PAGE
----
Mornhinweg's method of QB evaluation
How the Eagles' offensive coordinator measures Michael Vick's effectiveness
Last week's Stats That Matter showcased Al Saunders' method of grading quarterbacks using proprietary, private statistics. Today, we'll consider a public, everyman stat that Philadelphia Eagles offensive coordinator Marty Mornhinweg uses to judge his passers: yards per attempt.
Strange, right? Listen to coaches over the years talk about statistics, and you'd think that the public stuff -- stuff found on a player's stats page -- is nothing more than catnip for fans. Coaches complain that those stats don't take into account a play's design and a player's assignment -- they're too simplistic, the argument goes.
But smart coaches find ways to look at blue-collar data differently. For example, when New England Patriots coach Bill Belichick judges defensive tackles, he looks at tackles, assists, overthrows forced and pressure on quarterbacks -- all stuff you can find online. Then, he and his staff divide the defensive tackle's production on a per-play basis to figure out how many tackles a player averages each snap. The data isn't special, but the method of using it is. So it goes with Mornhinweg.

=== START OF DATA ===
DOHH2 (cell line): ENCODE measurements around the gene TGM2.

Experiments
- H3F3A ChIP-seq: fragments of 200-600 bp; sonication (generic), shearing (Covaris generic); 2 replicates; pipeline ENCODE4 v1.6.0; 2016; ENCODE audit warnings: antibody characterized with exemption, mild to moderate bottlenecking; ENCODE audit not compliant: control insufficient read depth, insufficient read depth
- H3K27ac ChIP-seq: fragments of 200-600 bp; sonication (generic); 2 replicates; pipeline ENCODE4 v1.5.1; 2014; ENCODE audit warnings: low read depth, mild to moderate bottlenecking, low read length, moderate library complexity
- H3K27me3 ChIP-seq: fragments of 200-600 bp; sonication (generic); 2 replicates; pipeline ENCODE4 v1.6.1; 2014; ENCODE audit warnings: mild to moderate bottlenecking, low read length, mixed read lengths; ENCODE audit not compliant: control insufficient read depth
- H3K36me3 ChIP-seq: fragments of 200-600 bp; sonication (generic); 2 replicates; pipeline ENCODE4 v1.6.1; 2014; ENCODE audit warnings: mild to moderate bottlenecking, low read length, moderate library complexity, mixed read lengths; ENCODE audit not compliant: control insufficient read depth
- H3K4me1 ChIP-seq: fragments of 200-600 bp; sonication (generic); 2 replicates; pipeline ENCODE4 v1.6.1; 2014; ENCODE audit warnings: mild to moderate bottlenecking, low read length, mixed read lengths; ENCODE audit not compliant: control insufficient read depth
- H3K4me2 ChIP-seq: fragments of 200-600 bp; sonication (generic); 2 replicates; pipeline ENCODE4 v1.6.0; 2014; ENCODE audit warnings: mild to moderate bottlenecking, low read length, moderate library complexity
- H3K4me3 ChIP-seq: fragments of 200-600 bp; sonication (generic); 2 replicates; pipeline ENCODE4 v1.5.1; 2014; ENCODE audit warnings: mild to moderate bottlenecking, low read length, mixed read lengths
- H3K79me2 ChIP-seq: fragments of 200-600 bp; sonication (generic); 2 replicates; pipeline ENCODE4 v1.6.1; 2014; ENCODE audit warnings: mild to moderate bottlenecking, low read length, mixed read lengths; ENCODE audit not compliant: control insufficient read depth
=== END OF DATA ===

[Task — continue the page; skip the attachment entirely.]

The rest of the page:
I got to know Marty well while writing an ESPN The Magazine story in 2010 in which studies predicted that he will be a successful head coach if he gets the chance. Although I was impressed with his attention to detail when talking quarterbacks, I wondered how impactful his coaching actually was. After all, the quarterbacks on his résumé -- Steve Young, Jeff Garcia and Donovan McNabb -- have been Pro Bowlers no matter who's instructing them.
To read more about how Marty Mornhinweg measures the success of his quarterbacks, you must be an ESPN Insider.
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